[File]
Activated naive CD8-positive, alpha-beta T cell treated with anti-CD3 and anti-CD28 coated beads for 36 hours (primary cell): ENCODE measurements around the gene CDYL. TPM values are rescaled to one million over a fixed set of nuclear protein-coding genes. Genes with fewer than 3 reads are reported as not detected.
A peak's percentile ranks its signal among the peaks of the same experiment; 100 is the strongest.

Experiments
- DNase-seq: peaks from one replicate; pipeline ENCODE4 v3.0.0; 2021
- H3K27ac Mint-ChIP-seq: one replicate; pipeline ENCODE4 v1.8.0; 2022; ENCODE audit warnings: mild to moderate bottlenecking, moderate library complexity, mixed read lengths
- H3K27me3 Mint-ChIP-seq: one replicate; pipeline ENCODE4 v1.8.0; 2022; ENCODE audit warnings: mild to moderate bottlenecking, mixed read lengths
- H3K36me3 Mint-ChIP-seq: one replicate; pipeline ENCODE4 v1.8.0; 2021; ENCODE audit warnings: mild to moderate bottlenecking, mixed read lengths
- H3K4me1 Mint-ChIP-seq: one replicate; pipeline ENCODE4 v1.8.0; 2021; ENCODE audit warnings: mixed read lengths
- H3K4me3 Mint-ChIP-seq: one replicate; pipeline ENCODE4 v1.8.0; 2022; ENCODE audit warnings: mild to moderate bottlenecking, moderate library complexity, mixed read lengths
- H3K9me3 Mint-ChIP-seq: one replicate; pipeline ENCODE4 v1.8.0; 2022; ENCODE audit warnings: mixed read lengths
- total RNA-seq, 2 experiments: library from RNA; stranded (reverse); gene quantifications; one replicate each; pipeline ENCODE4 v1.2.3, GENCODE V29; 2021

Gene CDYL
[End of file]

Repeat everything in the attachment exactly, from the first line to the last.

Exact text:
Activated naive CD8-positive, alpha-beta T cell treated with anti-CD3 and anti-CD28 coated beads for 36 hours (primary cell): ENCODE measurements around the gene CDYL. TPM values are rescaled to one million over a fixed set of nuclear protein-coding genes. Genes with fewer than 3 reads are reported as not detected.
A peak's percentile ranks its signal among the peaks of the same experiment; 100 is the strongest.

Experiments
- DNase-seq: peaks from one replicate; pipeline ENCODE4 v3.0.0; 2021
- H3K27ac Mint-ChIP-seq: one replicate; pipeline ENCODE4 v1.8.0; 2022; ENCODE audit warnings: mild to moderate bottlenecking, moderate library complexity, mixed read lengths
- H3K27me3 Mint-ChIP-seq: one replicate; pipeline ENCODE4 v1.8.0; 2022; ENCODE audit warnings: mild to moderate bottlenecking, mixed read lengths
- H3K36me3 Mint-ChIP-seq: one replicate; pipeline ENCODE4 v1.8.0; 2021; ENCODE audit warnings: mild to moderate bottlenecking, mixed read lengths
- H3K4me1 Mint-ChIP-seq: one replicate; pipeline ENCODE4 v1.8.0; 2021; ENCODE audit warnings: mixed read lengths
- H3K4me3 Mint-ChIP-seq: one replicate; pipeline ENCODE4 v1.8.0; 2022; ENCODE audit warnings: mild to moderate bottlenecking, moderate library complexity, mixed read lengths
- H3K9me3 Mint-ChIP-seq: one replicate; pipeline ENCODE4 v1.8.0; 2022; ENCODE audit warnings: mixed read lengths
- total RNA-seq, 2 experiments: library from RNA; stranded (reverse); gene quantifications; one replicate each; pipeline ENCODE4 v1.2.3, GENCODE V29; 2021

Gene CDYL